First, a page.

Thursday, April 06, 2017

Charity Organizations for “Anybody who is Hungry”

By HaRav Yisrael Rosen
Dean of the Zomet Institute

“Let anybody who is hungry come and eat, let anybody who is needy come and join the Pesach Sacrifice” [Pesach Haggadah].

Charity Organizations in Israel

From Wikipedia (Subject: “Charity Organizations”) we learn that “in Israel there are about 15 thousand active NGO’s. About 16% of these (2,500) are involved in welfare and health. Traditionally, in the realm of welfare there are many active religious organizations, and they concentrate on giving financial and material support, an extension of the culture of charity that was typical of Jewish society in the exile. In general, the religious organizations contribute money or food to people, while organizations that are not religious operate in the welfare regime and establish philanthropic organizations that give money to advance such goals as education and health.”

If it interests you (and if you believe Wikipedia) – and I was interested and I usually believe – here is a list of the nine largest organizations in Israel whose annual budget is more than NIS 10 million. And since it is a mitzva to publicize the names of those who perform good deeds, here are the names: Ezer Mitzion (NIS 242 million), Yad Sarah (100), Yad Eliezer (92), Kupat Ha’ir Bnei Berak (86), Latet (48), Mei’ir Panim (43), Vaad Rabanim for Charity (43), Chasdei Naomi (37), and Zichron Menachem (11). Except for Latet, which I do not consider a religious organization, all the others are initiatives run by the Chareidi sector. I want to emphasize that this label applies only to the initiators and the main staff. In all the organizations listed, there is no religious criterion for distribution of the support. This corresponds to the directive of our sages, “recipients are not checked when food is distributed” [Bava Batra 9a].

Religious Zionists in the Realm of Charity

I do not have information about the position of the religious Zionist sector as initiators in nationwide charity organizations (although I do know that we do play an active role at a local level – municipalities, settlements, in communities, on facebook, and so on). At the moment I can think only in the religious Zionist sector of “Paamonim” and similar organizations which provide financial advice at the family level, and “Mekimi.” My apologies if I have omitted any other nationwide groups. I want to emphasize that this list involves only physical support such as food and medical supplies but not other realms which are led by religious Zionists – such as support, treatment, and encouragement of soldiers injured in the IDF and their families, including victims of terrorism. Another subject that in my opinion is strongly supported by our sector is advice for married couples, in addition to guidance and support on happy occasions (such as holidays or family events), with a goal of supporting the traditions of Yisrael.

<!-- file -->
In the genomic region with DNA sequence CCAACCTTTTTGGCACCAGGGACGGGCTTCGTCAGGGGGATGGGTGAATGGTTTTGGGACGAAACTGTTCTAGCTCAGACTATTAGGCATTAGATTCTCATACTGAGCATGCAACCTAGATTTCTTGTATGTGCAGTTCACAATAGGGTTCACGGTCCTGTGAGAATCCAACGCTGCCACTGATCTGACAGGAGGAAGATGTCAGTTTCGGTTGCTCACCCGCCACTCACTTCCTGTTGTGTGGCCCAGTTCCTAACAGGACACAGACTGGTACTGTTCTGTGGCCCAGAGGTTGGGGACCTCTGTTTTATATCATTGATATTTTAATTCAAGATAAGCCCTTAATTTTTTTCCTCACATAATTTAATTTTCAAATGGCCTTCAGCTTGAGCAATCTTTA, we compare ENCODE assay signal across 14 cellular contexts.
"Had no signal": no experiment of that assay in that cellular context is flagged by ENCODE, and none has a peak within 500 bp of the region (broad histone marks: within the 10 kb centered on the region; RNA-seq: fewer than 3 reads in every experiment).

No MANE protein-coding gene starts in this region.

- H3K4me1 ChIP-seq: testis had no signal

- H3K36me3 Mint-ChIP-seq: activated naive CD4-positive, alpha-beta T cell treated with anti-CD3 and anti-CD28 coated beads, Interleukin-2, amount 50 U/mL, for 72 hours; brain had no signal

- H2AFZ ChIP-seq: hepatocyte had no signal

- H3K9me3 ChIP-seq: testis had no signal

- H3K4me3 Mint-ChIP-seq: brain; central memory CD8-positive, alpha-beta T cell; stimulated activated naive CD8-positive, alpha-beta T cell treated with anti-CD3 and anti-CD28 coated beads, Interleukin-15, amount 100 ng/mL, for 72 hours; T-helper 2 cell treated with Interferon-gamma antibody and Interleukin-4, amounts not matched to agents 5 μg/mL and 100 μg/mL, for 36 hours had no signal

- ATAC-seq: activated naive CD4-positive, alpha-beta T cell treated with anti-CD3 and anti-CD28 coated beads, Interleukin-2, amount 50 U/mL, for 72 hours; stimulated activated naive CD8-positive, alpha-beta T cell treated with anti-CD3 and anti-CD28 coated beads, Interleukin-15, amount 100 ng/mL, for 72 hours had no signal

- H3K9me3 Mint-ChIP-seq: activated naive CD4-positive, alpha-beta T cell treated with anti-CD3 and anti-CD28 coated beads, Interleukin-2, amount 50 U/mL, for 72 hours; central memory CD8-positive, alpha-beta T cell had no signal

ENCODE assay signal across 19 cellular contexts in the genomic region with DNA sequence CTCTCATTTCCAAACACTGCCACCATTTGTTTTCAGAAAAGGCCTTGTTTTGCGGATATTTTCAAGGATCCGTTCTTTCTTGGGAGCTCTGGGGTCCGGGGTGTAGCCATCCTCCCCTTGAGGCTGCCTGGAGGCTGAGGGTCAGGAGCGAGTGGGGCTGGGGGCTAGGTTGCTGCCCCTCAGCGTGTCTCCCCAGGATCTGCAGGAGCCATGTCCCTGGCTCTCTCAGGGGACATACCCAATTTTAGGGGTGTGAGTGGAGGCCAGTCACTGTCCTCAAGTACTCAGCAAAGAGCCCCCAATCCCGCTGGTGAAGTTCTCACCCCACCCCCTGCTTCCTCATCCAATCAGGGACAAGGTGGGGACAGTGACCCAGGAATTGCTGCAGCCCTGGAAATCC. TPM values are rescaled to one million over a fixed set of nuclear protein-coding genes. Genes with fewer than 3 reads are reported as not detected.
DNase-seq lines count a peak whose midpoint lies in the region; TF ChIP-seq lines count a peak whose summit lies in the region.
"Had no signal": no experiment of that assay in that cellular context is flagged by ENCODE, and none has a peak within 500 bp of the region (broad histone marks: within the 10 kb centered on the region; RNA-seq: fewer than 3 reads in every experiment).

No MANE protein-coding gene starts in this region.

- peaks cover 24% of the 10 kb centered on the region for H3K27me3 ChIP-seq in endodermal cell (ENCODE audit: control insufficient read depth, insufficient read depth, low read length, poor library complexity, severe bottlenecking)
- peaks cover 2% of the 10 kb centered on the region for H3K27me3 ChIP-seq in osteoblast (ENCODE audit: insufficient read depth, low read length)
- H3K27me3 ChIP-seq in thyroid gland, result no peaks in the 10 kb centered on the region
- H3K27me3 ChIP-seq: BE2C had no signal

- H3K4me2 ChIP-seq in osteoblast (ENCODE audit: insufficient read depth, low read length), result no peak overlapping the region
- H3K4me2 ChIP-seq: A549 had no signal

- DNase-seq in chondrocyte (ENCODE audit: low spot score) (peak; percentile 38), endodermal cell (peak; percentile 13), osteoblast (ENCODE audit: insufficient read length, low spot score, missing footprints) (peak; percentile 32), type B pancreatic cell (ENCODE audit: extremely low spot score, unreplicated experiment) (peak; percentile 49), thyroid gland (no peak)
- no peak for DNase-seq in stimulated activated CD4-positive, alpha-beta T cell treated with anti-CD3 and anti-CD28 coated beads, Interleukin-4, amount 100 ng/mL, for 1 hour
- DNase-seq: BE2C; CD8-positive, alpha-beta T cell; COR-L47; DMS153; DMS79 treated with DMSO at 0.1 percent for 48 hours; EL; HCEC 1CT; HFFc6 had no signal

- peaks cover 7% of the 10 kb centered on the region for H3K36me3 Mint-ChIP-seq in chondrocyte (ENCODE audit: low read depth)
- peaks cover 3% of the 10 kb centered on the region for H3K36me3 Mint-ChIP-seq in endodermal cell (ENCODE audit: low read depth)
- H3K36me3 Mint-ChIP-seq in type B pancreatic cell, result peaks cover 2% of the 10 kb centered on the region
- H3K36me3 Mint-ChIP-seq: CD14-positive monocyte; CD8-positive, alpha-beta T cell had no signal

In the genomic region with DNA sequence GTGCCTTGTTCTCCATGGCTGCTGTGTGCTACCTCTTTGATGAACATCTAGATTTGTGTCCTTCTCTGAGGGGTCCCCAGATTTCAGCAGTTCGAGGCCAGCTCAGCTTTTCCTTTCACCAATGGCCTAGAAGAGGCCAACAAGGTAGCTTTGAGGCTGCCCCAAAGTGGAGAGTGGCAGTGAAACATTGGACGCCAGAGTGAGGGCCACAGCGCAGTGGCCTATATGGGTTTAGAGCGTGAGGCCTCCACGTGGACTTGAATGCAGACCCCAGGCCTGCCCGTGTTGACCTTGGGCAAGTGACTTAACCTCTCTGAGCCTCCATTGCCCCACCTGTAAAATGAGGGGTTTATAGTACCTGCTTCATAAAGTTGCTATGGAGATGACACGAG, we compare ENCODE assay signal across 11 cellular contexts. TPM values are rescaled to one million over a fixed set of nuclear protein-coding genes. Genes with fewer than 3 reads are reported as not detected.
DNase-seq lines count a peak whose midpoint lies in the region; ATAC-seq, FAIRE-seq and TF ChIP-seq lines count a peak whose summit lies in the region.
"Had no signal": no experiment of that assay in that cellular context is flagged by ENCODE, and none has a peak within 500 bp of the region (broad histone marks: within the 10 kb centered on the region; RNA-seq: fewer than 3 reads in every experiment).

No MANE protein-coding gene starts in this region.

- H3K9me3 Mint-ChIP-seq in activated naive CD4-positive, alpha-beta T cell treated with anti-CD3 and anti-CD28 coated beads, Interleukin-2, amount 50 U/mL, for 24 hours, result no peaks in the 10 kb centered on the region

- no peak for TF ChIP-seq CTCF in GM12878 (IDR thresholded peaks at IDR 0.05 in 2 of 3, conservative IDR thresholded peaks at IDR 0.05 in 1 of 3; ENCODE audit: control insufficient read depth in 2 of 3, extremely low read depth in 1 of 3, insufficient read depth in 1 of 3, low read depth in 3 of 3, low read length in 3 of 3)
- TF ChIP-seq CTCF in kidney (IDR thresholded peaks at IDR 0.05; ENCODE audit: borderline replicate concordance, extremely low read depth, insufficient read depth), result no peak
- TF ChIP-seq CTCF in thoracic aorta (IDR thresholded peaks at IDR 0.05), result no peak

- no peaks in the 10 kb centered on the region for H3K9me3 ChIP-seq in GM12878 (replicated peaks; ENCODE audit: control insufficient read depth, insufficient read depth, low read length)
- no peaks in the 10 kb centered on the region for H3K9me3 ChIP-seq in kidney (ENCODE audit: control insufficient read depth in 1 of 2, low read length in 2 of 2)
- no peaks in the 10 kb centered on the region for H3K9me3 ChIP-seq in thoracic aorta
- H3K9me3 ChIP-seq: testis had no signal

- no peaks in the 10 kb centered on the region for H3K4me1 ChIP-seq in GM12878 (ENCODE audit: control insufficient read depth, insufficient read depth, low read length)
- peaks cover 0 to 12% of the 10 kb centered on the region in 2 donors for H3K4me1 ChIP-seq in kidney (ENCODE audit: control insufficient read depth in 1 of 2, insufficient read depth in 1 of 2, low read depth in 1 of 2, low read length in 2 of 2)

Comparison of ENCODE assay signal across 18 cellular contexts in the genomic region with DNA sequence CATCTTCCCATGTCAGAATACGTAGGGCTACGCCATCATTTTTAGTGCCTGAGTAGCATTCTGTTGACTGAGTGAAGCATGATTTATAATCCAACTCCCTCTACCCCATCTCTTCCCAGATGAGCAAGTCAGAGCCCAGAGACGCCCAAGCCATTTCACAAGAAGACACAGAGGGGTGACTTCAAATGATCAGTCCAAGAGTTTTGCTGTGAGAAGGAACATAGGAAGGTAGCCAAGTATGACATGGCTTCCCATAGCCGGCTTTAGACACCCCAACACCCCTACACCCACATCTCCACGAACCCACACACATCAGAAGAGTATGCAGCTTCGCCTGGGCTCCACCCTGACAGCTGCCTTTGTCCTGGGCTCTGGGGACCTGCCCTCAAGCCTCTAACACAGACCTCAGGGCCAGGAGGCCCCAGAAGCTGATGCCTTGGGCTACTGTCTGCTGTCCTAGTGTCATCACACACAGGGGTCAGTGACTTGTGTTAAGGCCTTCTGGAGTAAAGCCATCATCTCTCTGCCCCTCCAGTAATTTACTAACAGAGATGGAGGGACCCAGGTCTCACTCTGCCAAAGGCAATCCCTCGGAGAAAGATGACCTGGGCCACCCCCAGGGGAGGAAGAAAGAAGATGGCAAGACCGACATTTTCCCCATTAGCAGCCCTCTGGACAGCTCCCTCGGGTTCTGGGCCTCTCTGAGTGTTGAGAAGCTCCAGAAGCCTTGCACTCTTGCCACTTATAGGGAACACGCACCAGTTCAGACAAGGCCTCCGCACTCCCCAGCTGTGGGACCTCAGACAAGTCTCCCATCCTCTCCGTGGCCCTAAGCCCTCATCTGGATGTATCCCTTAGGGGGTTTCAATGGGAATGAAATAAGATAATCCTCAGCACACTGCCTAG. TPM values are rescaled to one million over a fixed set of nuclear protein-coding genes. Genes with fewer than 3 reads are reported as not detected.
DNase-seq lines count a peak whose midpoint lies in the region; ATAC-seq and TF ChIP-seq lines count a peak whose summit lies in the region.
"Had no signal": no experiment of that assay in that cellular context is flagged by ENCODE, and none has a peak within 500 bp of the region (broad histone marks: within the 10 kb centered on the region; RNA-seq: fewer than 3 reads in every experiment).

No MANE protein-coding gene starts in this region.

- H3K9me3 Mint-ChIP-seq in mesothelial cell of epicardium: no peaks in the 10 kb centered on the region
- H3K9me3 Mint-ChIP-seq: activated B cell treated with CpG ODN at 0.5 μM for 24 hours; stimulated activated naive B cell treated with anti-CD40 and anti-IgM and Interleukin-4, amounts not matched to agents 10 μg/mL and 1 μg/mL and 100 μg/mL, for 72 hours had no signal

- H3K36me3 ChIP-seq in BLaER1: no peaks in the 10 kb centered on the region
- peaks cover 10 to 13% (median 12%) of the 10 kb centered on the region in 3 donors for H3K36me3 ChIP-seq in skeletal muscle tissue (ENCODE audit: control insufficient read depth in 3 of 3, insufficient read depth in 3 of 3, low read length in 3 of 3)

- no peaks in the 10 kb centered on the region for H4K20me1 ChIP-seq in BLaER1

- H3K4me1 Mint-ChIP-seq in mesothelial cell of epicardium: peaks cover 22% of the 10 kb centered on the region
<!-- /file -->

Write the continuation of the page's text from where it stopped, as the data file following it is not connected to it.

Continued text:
I assume that the wise men of Wikipedia are right in their suggestion that this phenomenon is “an extension of the culture of charity that was typical of Jewish society in the exile.” It seems to me that the religious Zionist sector, with its interest in statehood and the entire gamut of Yisrael, makes substantial donations from its wealth, and also volunteers personally in active charity organizations among all the sectors – including both the general population and Chareidi organizations. I am not trying to judge which system of charity is preferable from a spiritual point of view, or which one gives higher benefits to the public. I assume arguments can be made for both sides of this question. The same is true for the question of which is to be preferred - government ministries or NGO’s (I vote for the latter).

Pesach – A Holiday of Kindness

In the literature of Chassidut and Jewish philosophy in general, the three Torah festivals are linked to the Patriarchs. Pesach is paired with Avraham, the man of kindness, Yitzchak is linked to Shavuot (related to fear of G-d and justice), and “Yaacov built Succot” [Bereishit 33:17]. The RAMA writes the following in the first halacha of Pesach: “ It is customary to buy wheat and distribute it to the poor before Pesach. And anybody who has lived in the city for twelve months is required to give a share.” [Shulchan Aruch, Orach Chaim 429]. (This is the custom of “Kimche D’Pischa.”) The halacha begins with “it is customary,” and ends by saying that the people are “required” to give. The Mishna Berura adds that “the amount every person is required to give depends on his wealth.” The original custom “to buy wheat and distribute it to the poor” was transformed, as is suitable for our life style, to giving monetary contributions to charity funds.

The opening passage of the Haggadah, quoted above, taking the opportunity to invite all who are hungry and needy to join the Seder table, does not seem directly applicable today. A deeper study might remind us that in the days of the Temple, when the people joined together for barbeques based on Pesach-matza-marror in the courtyards of Jerusalem, surrounded by the walls of the city, the table would only be meant for people who had been invited beforehand and not casual passersby, since “the Pesach Sacrifice can only be eaten by those who reserved in advance” [Pesachim 70a]. Well, today the charity organizations even arrange in advance for invited guests and seating at public Seder ceremonies.

This is certainly to our credit!

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